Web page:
April 16, 2008

I'm Robbo the Llama And I May Be Going To Hell

The WaPo Blog had a brief article yesterday on how Dee Cee's Nationals Park is being readied for Benedict's celebration of Mass there tomorrow:

As explained by Archbishop of Washington Donald W. Wuerl yesterday afternoon, the pontiff will enter the park via right field, and, at 9:30 a.m., do a lap of the field in the popemobile.

Then he'll exit, change into vestments for the Mass and re-emerge.

This afternoon, workers were covering the field and starting to erect the stage, which is in the centerfield area. (In other words, if you ended up with tickets behind home plate, you're kind of far away from the action, unlike a Nats' game.)

Wuerl vows that everything will be ready.

Advertising (even the big stuff flanking the jumbotron) will be covered up and, no, of course they won't be selling beer on Thursday.

Those with the closest seats are the two sections flanking the stage. Stage right will be the choirs and stage left will be high school and college students. There are also about 5,000 seats on the field. (Warning: if you know you have a seat on the field, eat a huge breakfast. You won't have access to the snack bars and the little snack they're going to give you when you arrive won't go very far).

"When the Mass starts, I think we're going to recognize that we have been successful at taking this venue and making it a holy space--a sacred space," said a beaming Wuerl. He spent yesterday afternoon touring the site. "I think you are going to see that Nationals Park became a church--if only for one day."

But before that are lots of logistics. Wuerl pledges that they can get 46,000 people through Communion in less than 20 minutes. Three-hundred deacons will be stationed around the park, so Catholics won't have to leave their section to receive the body and blood of Christ.

Emphasis added. In fact, I've been idly wondering over the past few days just how the heck the Host could be distributed to 46,000 people, especially people stacked up in stadium seating, in anything under about five hours. And for some reason, I keep having visions of squads of deacons armed with those tee-shirt cannons they use during games:

"Cardinal Smithers! Some more shots down the left field line!"

I kid. I KID! St. Vitus, ora pro nobis!

No, btw, I won't be going. However, I know some people who are, and whom I am sure will tell you all about it.

Posted by Robert at April 16, 2008 10:26 AM | TrackBack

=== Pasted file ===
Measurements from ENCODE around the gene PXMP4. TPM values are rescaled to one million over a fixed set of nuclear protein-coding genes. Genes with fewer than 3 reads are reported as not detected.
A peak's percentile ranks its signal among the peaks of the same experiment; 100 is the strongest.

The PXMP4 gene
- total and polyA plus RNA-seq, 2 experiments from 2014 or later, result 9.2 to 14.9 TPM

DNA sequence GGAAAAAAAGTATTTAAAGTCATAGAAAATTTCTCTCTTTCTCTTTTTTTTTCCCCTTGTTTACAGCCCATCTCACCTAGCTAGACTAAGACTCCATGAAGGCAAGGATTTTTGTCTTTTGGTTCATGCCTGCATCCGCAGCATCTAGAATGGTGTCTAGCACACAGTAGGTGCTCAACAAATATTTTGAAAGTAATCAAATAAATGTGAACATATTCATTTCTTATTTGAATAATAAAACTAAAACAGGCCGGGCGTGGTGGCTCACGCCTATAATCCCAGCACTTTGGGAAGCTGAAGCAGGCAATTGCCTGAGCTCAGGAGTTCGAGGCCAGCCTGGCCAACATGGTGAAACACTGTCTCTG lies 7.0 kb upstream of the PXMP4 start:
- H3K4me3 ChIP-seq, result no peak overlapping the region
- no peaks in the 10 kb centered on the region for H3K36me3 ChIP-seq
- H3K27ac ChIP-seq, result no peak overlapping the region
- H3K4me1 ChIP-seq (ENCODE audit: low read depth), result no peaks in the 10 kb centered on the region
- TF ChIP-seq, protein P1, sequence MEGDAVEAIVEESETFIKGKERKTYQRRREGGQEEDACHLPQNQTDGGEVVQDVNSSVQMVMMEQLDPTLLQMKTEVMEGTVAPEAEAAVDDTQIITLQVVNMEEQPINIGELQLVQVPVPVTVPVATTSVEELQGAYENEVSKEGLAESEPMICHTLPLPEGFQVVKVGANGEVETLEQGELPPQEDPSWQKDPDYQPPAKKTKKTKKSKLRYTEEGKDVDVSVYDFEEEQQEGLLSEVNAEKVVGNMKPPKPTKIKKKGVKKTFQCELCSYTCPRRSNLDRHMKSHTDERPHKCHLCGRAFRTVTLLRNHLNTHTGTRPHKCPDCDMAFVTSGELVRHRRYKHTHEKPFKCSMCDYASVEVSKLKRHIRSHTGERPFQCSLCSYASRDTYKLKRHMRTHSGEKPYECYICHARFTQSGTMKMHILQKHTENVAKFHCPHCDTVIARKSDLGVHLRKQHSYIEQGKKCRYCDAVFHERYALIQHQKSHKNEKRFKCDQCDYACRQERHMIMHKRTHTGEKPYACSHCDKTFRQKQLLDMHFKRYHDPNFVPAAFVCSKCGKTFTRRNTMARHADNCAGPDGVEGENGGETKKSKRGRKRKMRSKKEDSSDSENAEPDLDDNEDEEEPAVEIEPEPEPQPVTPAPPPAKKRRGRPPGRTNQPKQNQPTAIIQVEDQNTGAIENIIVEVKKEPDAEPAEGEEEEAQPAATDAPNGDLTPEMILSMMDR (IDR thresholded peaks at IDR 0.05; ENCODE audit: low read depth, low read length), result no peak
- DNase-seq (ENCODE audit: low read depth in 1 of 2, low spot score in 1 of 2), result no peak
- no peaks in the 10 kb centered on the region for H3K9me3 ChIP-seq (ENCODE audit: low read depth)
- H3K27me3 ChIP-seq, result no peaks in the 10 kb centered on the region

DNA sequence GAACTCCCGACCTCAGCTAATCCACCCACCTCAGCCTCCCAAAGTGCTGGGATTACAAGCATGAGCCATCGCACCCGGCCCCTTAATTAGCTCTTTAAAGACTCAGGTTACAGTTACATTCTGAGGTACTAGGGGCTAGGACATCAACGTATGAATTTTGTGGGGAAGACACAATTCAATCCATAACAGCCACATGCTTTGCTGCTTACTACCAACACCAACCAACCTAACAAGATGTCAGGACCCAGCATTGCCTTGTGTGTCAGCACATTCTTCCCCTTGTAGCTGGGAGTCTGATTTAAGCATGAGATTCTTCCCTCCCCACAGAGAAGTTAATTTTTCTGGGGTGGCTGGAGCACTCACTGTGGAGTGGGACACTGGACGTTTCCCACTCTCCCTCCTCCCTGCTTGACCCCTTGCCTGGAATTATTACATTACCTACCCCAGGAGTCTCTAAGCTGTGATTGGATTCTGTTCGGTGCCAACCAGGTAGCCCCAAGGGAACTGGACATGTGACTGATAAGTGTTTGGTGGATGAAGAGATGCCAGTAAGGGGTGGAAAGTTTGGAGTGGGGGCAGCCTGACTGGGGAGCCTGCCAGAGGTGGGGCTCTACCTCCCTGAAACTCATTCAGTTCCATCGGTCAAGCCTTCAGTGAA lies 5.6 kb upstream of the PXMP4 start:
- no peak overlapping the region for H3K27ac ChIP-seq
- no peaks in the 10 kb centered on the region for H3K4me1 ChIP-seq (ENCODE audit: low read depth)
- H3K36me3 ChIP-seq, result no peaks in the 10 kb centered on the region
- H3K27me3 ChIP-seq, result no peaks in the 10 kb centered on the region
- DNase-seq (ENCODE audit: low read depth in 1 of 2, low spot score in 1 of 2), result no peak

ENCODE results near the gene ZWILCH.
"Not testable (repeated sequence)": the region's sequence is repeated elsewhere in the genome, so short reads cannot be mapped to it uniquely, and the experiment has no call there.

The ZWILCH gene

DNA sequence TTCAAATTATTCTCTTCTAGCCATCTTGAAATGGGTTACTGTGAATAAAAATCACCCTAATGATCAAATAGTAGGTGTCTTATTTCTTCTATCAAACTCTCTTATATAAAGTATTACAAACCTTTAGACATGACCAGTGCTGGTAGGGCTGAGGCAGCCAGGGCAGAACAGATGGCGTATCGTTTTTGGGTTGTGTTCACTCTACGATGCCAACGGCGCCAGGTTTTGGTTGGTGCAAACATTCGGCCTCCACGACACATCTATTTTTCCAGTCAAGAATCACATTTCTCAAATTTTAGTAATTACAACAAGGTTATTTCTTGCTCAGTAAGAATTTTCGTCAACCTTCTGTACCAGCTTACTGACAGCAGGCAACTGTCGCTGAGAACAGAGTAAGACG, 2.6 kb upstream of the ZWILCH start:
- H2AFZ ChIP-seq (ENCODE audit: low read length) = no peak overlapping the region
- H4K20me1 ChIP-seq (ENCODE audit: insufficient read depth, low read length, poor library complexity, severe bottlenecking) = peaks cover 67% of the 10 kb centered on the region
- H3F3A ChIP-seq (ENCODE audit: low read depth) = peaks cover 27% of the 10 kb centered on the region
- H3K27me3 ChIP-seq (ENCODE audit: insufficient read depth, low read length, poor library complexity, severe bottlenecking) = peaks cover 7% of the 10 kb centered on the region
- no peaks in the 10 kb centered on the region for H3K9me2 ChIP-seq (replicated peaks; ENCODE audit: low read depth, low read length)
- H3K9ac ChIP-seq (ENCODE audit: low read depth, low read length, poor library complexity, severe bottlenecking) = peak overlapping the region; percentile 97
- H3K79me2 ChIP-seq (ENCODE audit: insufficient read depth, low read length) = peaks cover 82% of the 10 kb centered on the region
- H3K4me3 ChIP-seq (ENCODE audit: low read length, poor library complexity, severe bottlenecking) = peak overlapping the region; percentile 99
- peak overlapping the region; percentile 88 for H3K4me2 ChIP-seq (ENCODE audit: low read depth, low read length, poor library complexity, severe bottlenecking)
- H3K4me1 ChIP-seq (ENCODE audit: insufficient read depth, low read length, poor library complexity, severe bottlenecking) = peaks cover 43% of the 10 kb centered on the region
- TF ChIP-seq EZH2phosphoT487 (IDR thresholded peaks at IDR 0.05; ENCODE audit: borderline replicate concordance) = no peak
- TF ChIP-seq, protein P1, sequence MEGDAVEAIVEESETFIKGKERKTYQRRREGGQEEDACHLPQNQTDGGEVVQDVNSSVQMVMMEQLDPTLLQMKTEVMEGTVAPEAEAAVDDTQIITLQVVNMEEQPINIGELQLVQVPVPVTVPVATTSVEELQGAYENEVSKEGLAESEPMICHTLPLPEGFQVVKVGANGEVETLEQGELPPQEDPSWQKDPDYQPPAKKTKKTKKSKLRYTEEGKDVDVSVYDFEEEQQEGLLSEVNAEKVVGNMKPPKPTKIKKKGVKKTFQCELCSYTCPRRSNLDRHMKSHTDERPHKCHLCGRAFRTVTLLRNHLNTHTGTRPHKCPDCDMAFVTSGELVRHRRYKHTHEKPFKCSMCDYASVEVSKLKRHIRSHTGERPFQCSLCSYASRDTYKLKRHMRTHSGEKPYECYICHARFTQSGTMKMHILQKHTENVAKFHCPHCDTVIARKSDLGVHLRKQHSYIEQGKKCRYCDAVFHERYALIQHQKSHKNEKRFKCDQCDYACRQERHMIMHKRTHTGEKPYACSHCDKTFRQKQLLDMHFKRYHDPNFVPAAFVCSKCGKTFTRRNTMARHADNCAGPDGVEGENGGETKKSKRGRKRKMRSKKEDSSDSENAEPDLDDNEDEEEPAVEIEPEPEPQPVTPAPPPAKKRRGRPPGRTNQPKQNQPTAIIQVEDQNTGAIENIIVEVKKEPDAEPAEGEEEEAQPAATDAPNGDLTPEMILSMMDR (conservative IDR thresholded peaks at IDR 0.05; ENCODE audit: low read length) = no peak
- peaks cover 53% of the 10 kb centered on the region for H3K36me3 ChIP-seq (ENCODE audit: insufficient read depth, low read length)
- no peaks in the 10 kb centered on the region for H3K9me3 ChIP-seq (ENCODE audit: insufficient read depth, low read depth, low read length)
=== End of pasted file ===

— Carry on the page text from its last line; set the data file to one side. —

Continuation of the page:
Sac-ra-ment! Get yer Sacrament hee-yah!

Hope the priest-vendor has a good enough arm to reach the end of the row!

Posted by: MCNS at April 16, 2008 12:55 PM

It is, of course, instructive to note that Scripture recalls that the Good Lord only fed as many as three to five thousand at a sitting.

I myself think that a Mass of that size is probably not a good idea, if only because the chances of sacramental abuse -- a spilled chalice, a trampled host, a host stolen for use for profane purposes -- statistically begin to approach the inevitable. Given Catholic beliefs of what the Eucharist is, if I were the pope, I'd probably opt to do a reading of the Liturgy of the Hours instead. There are probably very many Catholics who disagree with me; clearly the Vatican is proceeding with it, my position is merely my own personal opinion. I wish the battalion of priests and deacons luck and hope everything goes well.

I myself attended a mass where there were over half a million people present, which was John Paul II's mass on Boston Common in 1978 or 1979 (I cannot remember which year he visited). It was quite an event.

Posted by: The Abbot at April 16, 2008 01:27 PM

So is this going to be one of those situations where Jesus saves, but Moises gets the win?

Posted by: rbj at April 16, 2008 02:13 PM

Actually, I was wondering if someone couldn't persuade the Pontiff to put some kind of blessing on the Park, cos Lawd knows that the Nats shore do need it!

Posted by: Robbo the LB at April 16, 2008 03:10 PM

This is the big reason why the Holy Father, himself, is not fond of these productions. From what I have read, I expect changes soon such as offering Mass without distributing to the faithful. Historically speaking, this would not be unusual.

Posted by: Mike at April 16, 2008 03:45 PM

That is a shame that you won't be able to go Robert. What a capper it would have been to your conversion. How does one even get tickets for something like this?
Also, the short article says that a snack will be handed out to those in the infield. I thought you weren't supposed to eat before communion.

Posted by: Babs at April 16, 2008 06:21 PM

Fasting is one hour (water and medicine permitted), under the Novus Ordo mass; from midnight, under the extraordinary rite. This is a Novus ordo, and the mass may well be so long that one could eat and the beginning, and meet the fasting requirement by communion.

Posted by: The Abbot at April 17, 2008 06:55 AM